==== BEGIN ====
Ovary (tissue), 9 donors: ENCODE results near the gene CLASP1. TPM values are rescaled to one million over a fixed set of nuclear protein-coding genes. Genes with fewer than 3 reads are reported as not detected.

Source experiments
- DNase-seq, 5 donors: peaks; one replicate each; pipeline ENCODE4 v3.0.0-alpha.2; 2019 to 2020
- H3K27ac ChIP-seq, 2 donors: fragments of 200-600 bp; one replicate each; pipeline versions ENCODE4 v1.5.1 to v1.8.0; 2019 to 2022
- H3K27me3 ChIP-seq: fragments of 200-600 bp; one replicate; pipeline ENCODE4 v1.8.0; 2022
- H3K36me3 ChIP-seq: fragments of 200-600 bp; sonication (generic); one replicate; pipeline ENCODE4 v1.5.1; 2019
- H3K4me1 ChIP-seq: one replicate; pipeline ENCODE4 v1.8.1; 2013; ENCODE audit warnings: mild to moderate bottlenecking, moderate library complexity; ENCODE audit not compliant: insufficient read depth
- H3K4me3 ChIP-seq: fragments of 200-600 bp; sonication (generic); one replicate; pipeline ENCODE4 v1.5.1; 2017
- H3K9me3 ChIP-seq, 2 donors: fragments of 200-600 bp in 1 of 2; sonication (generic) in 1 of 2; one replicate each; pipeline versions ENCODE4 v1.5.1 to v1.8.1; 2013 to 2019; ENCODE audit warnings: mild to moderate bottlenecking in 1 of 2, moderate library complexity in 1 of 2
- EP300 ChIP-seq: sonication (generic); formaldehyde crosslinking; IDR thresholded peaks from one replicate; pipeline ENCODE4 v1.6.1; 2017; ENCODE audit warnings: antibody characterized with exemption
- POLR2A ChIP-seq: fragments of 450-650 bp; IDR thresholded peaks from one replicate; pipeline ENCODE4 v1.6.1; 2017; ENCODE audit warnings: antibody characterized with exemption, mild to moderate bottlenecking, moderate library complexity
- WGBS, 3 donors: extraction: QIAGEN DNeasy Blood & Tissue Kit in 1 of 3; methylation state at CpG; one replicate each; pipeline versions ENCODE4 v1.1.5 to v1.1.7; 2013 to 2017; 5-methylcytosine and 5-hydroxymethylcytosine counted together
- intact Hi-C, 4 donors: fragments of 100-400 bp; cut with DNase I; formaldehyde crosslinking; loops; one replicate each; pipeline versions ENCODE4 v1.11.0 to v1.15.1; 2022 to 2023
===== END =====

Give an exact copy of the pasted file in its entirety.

Ovary (tissue), 9 donors: ENCODE results near the gene CLASP1. TPM values are rescaled to one million over a fixed set of nuclear protein-coding genes. Genes with fewer than 3 reads are reported as not detected.

Source experiments
- DNase-seq, 5 donors: peaks; one replicate each; pipeline ENCODE4 v3.0.0-alpha.2; 2019 to 2020
- H3K27ac ChIP-seq, 2 donors: fragments of 200-600 bp; one replicate each; pipeline versions ENCODE4 v1.5.1 to v1.8.0; 2019 to 2022
- H3K27me3 ChIP-seq: fragments of 200-600 bp; one replicate; pipeline ENCODE4 v1.8.0; 2022
- H3K36me3 ChIP-seq: fragments of 200-600 bp; sonication (generic); one replicate; pipeline ENCODE4 v1.5.1; 2019
- H3K4me1 ChIP-seq: one replicate; pipeline ENCODE4 v1.8.1; 2013; ENCODE audit warnings: mild to moderate bottlenecking, moderate library complexity; ENCODE audit not compliant: insufficient read depth
- H3K4me3 ChIP-seq: fragments of 200-600 bp; sonication (generic); one replicate; pipeline ENCODE4 v1.5.1; 2017
- H3K9me3 ChIP-seq, 2 donors: fragments of 200-600 bp in 1 of 2; sonication (generic) in 1 of 2; one replicate each; pipeline versions ENCODE4 v1.5.1 to v1.8.1; 2013 to 2019; ENCODE audit warnings: mild to moderate bottlenecking in 1 of 2, moderate library complexity in 1 of 2
- EP300 ChIP-seq: sonication (generic); formaldehyde crosslinking; IDR thresholded peaks from one replicate; pipeline ENCODE4 v1.6.1; 2017; ENCODE audit warnings: antibody characterized with exemption
- POLR2A ChIP-seq: fragments of 450-650 bp; IDR thresholded peaks from one replicate; pipeline ENCODE4 v1.6.1; 2017; ENCODE audit warnings: antibody characterized with exemption, mild to moderate bottlenecking, moderate library complexity
- WGBS, 3 donors: extraction: QIAGEN DNeasy Blood & Tissue Kit in 1 of 3; methylation state at CpG; one replicate each; pipeline versions ENCODE4 v1.1.5 to v1.1.7; 2013 to 2017; 5-methylcytosine and 5-hydroxymethylcytosine counted together
- intact Hi-C, 4 donors: fragments of 100-400 bp; cut with DNase I; formaldehyde crosslinking; loops; one replicate each; pipeline versions ENCODE4 v1.11.0 to v1.15.1; 2022 to 2023